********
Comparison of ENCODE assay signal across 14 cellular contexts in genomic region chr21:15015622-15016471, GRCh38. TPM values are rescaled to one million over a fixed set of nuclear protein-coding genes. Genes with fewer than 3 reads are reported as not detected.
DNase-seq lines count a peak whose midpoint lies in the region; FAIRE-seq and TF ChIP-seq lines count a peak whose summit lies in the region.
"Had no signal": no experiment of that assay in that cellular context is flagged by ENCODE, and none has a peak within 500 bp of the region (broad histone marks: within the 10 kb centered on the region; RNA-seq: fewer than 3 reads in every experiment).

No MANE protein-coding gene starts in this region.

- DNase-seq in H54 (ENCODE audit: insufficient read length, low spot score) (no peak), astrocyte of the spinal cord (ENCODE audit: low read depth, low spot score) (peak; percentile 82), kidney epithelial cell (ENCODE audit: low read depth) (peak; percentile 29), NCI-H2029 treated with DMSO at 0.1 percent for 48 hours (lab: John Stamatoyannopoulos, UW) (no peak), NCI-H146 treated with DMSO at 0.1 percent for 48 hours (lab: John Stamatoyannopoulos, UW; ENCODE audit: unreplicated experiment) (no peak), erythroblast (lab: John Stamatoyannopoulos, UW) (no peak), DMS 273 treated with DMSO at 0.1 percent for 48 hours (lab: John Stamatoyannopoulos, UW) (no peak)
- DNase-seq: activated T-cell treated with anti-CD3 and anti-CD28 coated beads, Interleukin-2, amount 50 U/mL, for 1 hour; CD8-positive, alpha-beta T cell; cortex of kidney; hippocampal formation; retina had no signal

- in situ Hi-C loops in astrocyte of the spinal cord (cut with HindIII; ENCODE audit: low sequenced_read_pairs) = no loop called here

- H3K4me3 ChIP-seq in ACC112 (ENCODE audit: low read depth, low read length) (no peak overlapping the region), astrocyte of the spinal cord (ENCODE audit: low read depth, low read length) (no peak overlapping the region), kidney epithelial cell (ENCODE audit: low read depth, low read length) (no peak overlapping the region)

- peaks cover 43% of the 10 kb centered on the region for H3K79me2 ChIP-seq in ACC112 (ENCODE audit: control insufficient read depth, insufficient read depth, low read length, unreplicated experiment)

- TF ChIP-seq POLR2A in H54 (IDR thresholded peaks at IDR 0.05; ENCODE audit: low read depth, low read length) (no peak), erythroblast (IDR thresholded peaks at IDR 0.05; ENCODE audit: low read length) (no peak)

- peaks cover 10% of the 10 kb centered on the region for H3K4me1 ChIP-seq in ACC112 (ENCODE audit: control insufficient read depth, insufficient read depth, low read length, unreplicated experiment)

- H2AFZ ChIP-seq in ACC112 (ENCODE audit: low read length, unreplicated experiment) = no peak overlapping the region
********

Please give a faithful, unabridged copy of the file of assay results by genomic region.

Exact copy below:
Comparison of ENCODE assay signal across 14 cellular contexts in genomic region chr21:15015622-15016471, GRCh38. TPM values are rescaled to one million over a fixed set of nuclear protein-coding genes. Genes with fewer than 3 reads are reported as not detected.
DNase-seq lines count a peak whose midpoint lies in the region; FAIRE-seq and TF ChIP-seq lines count a peak whose summit lies in the region.
"Had no signal": no experiment of that assay in that cellular context is flagged by ENCODE, and none has a peak within 500 bp of the region (broad histone marks: within the 10 kb centered on the region; RNA-seq: fewer than 3 reads in every experiment).

No MANE protein-coding gene starts in this region.

- DNase-seq in H54 (ENCODE audit: insufficient read length, low spot score) (no peak), astrocyte of the spinal cord (ENCODE audit: low read depth, low spot score) (peak; percentile 82), kidney epithelial cell (ENCODE audit: low read depth) (peak; percentile 29), NCI-H2029 treated with DMSO at 0.1 percent for 48 hours (lab: John Stamatoyannopoulos, UW) (no peak), NCI-H146 treated with DMSO at 0.1 percent for 48 hours (lab: John Stamatoyannopoulos, UW; ENCODE audit: unreplicated experiment) (no peak), erythroblast (lab: John Stamatoyannopoulos, UW) (no peak), DMS 273 treated with DMSO at 0.1 percent for 48 hours (lab: John Stamatoyannopoulos, UW) (no peak)
- DNase-seq: activated T-cell treated with anti-CD3 and anti-CD28 coated beads, Interleukin-2, amount 50 U/mL, for 1 hour; CD8-positive, alpha-beta T cell; cortex of kidney; hippocampal formation; retina had no signal

- in situ Hi-C loops in astrocyte of the spinal cord (cut with HindIII; ENCODE audit: low sequenced_read_pairs) = no loop called here

- H3K4me3 ChIP-seq in ACC112 (ENCODE audit: low read depth, low read length) (no peak overlapping the region), astrocyte of the spinal cord (ENCODE audit: low read depth, low read length) (no peak overlapping the region), kidney epithelial cell (ENCODE audit: low read depth, low read length) (no peak overlapping the region)

- peaks cover 43% of the 10 kb centered on the region for H3K79me2 ChIP-seq in ACC112 (ENCODE audit: control insufficient read depth, insufficient read depth, low read length, unreplicated experiment)

- TF ChIP-seq POLR2A in H54 (IDR thresholded peaks at IDR 0.05; ENCODE audit: low read depth, low read length) (no peak), erythroblast (IDR thresholded peaks at IDR 0.05; ENCODE audit: low read length) (no peak)

- peaks cover 10% of the 10 kb centered on the region for H3K4me1 ChIP-seq in ACC112 (ENCODE audit: control insufficient read depth, insufficient read depth, low read length, unreplicated experiment)

- H2AFZ ChIP-seq in ACC112 (ENCODE audit: low read length, unreplicated experiment) = no peak overlapping the region